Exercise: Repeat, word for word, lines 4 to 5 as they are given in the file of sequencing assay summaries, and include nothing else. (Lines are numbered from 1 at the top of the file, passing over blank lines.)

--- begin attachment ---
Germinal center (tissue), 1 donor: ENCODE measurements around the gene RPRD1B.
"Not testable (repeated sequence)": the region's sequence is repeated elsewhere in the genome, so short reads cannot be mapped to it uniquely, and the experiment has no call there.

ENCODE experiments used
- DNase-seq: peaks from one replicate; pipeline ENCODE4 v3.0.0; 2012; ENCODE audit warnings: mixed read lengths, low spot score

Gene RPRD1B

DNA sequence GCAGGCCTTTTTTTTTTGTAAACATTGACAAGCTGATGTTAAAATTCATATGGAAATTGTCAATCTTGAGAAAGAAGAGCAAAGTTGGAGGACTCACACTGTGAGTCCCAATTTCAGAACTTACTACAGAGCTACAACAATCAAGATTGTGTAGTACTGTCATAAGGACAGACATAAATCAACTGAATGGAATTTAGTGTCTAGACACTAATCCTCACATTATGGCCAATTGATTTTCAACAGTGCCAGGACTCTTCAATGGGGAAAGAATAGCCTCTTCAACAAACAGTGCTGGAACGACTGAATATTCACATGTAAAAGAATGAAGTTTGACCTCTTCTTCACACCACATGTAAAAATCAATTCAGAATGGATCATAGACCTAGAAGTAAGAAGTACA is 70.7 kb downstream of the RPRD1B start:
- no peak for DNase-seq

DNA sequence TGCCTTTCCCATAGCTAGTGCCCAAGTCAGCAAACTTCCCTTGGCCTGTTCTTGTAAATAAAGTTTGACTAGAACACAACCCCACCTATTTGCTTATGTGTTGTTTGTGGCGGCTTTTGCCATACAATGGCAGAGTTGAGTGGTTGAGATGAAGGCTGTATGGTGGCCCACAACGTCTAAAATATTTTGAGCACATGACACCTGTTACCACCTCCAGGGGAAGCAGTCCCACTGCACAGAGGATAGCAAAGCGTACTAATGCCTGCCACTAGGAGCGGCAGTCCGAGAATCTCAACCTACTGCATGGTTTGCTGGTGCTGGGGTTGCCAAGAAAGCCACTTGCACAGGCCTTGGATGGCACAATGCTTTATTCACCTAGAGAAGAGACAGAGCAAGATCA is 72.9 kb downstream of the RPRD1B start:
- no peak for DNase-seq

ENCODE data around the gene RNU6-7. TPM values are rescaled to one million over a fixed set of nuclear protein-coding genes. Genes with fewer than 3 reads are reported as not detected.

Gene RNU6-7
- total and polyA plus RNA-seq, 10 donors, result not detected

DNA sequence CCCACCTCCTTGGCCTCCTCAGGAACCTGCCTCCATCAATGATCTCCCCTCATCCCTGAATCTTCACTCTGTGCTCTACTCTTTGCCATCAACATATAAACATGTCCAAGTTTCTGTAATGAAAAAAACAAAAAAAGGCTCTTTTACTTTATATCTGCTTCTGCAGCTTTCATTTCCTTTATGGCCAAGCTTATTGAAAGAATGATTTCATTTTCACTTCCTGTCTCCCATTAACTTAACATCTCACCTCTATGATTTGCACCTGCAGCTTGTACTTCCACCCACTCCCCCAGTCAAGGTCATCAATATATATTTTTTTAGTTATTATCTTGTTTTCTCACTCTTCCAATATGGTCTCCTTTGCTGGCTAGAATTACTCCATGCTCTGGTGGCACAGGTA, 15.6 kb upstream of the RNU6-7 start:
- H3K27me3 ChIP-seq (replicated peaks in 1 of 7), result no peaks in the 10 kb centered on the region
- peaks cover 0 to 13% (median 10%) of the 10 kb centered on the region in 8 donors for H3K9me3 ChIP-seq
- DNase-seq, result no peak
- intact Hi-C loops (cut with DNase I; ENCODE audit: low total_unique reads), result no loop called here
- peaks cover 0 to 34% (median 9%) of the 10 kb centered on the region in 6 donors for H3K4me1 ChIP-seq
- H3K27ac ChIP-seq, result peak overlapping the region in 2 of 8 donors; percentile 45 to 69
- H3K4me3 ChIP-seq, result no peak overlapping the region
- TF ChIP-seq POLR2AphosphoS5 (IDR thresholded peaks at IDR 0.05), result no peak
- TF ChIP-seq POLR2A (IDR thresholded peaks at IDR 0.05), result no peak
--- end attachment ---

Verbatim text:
- DNase-seq: peaks from one replicate; pipeline ENCODE4 v3.0.0; 2012; ENCODE audit warnings: mixed read lengths, low spot score

Gene RPRD1B